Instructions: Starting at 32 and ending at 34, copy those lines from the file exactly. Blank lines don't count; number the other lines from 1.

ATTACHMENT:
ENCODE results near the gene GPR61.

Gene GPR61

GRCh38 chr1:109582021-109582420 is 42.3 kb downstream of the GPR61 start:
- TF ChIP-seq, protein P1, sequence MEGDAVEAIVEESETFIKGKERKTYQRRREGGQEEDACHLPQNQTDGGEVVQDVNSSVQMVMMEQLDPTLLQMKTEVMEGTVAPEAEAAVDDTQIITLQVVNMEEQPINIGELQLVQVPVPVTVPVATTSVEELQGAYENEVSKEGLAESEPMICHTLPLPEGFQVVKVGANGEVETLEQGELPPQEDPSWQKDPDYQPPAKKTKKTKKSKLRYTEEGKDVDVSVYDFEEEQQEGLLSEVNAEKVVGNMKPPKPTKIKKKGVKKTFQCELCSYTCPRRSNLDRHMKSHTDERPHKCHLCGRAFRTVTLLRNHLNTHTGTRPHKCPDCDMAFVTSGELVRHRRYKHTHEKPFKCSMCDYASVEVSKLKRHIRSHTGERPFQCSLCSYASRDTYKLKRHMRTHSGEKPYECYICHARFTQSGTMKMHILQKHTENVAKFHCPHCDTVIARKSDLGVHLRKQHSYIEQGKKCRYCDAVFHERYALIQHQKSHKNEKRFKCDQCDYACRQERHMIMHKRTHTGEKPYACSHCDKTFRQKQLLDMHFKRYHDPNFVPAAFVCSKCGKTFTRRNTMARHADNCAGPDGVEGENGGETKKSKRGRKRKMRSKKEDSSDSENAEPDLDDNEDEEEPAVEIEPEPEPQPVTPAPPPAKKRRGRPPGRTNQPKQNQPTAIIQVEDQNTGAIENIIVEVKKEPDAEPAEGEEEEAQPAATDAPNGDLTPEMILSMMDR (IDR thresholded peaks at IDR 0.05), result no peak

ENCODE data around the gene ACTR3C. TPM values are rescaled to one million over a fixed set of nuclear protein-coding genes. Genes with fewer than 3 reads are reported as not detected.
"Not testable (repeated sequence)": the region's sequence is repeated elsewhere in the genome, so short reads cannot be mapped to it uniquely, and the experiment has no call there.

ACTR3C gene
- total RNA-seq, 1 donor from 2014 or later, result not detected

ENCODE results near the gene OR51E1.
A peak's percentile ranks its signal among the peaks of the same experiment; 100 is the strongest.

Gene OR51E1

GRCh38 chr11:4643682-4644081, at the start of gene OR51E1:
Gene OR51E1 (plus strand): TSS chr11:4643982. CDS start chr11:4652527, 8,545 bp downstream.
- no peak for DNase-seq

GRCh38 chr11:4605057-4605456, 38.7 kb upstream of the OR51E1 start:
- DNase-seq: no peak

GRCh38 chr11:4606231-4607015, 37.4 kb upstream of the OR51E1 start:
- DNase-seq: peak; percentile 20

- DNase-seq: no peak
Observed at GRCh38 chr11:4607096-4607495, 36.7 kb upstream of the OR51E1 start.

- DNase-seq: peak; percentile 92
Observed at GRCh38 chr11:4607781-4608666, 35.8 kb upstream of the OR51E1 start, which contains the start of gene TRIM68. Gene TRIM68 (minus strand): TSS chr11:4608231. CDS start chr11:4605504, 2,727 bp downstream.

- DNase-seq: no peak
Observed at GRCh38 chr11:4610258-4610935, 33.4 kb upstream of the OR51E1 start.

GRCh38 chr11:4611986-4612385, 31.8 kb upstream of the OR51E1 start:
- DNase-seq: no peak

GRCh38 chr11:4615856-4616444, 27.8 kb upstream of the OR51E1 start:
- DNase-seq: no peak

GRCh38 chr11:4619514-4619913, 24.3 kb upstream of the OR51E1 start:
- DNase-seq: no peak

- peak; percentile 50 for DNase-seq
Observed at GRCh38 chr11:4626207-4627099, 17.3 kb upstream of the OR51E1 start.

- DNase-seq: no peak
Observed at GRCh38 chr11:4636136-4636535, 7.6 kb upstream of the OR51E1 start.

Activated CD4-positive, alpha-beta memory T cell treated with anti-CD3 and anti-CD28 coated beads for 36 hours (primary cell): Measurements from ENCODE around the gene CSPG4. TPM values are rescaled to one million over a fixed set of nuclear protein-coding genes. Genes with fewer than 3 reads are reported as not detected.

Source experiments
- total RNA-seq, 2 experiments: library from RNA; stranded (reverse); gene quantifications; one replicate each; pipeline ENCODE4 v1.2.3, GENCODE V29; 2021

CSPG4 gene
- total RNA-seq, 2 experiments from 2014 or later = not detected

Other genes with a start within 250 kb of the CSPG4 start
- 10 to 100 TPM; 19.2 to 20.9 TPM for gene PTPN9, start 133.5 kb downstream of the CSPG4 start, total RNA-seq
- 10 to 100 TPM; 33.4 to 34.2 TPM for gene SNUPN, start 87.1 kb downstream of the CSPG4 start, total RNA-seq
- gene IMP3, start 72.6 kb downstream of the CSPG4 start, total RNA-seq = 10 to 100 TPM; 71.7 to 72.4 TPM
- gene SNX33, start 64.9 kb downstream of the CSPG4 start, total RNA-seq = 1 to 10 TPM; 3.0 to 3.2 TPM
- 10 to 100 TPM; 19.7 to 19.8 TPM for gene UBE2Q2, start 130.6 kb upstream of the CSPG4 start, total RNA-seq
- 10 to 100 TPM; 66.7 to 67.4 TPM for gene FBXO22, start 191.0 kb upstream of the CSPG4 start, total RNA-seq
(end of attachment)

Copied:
Observed at GRCh38 chr11:4626207-4627099, 17.3 kb upstream of the OR51E1 start.

- DNase-seq: no peak
Observed at GRCh38 chr11:4636136-4636535, 7.6 kb upstream of the OR51E1 start.